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V-Day Love Tips: The NYT 'Modern Love' Editor Offers His

In behavior, men, women on February 14, 2010 at 2:14 pm
Happy Valentine's Day

Image by elbfoto via Flickr

What does it take to find and keep true love?

For Valentine’s Day, the editor of The New York Times‘ ‘Modern Love’ column, which runs each week in the Styles section, Daniel Jones weighs in:

You’d think by now we would have an iHeart app that takes our quivering insecurities and converts them into kilowatts that can be sold back to the power company. We don’t. I’ve been sitting in this editor’s chair for five years. Tens of thousands of strangers have told me their love stories in letters, essays, phone calls and dinner conversations. It’s not a pretty picture….

If I were Spock from “Star Trek,” I would explain that human love is a combination of three emotions or impulses: desire, vulnerability and bravery. Desire makes one feel vulnerable, which then requires one to be brave.

It’s been ten years next month since I met my sweetie. He found me on-line, after I posted a profile (Catch Me If You Can, I titled it, honestly) and a photo that had been taken professionally for a story I wrote for Family Circle in which I wore silk, pearl earrings, a blazer — not exactly my normal attire. I was writing about on-line dating for Mademoiselle, a now-defunct Conde Nast women’s magazine.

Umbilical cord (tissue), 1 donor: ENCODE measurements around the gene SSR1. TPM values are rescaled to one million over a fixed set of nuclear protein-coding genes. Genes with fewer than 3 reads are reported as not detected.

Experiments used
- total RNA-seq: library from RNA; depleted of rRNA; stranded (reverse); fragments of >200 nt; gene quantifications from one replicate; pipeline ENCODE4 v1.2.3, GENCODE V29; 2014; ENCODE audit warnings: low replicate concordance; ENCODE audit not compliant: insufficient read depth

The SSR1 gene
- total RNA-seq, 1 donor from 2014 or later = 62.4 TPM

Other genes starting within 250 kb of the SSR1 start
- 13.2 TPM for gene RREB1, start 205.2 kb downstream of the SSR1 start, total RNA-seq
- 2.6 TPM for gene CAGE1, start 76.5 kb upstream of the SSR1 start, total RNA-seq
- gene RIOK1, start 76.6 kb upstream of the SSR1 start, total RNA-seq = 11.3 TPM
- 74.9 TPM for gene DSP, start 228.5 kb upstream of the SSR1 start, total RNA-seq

He referred to himself, in one of his initial emails, as a “Mexican/Navajo/Buddhist/Republican/golfer.”

Republican?” said my Dad.

We had our first fight before our first date when he told me he planned to wear jewelry (pinky ring? bling? gold chains?) to that date and I freaked out. Luckily, he stayed the course, encouraged that he made me laugh so hard on the phone that I (so sexy) snorted.

He was, and remains, a very different sort of person than I — super-organized to my spontaneous free-spiritedness; a hovering, nurturing Jewish mom to my frostier, hyper-independent WASP tendences; a devout Buddhist who still comes to church with me, happily walking beside me up the aisle when we are asked to bring the wine and wafers to the altar for Communion. He’s seen me through two orthopedic surgeries (so far), a brain scan (there is something in there, we have proof), family dramas that included my mom’s enormous (now safely gone) brain tumor.

I doubt he signed up for any of this –who does? It’s all romance and roses and hopes and fantasies. Then reality hits. Then, in my mind, love becomes a deliberate decision, an active verb.

It is rarely dull. I can’t stand dull. Yet, for all our unchanging volatility and tedious workaholism, we’re still addicted to French bistros, the weekend FT and one another. We still make one another laugh, usually daily, so hard I think my head will explode.

I’ve never spent a decade with anyone. Never thought it possible.

Here’s to the next one.

  1. Cheers!

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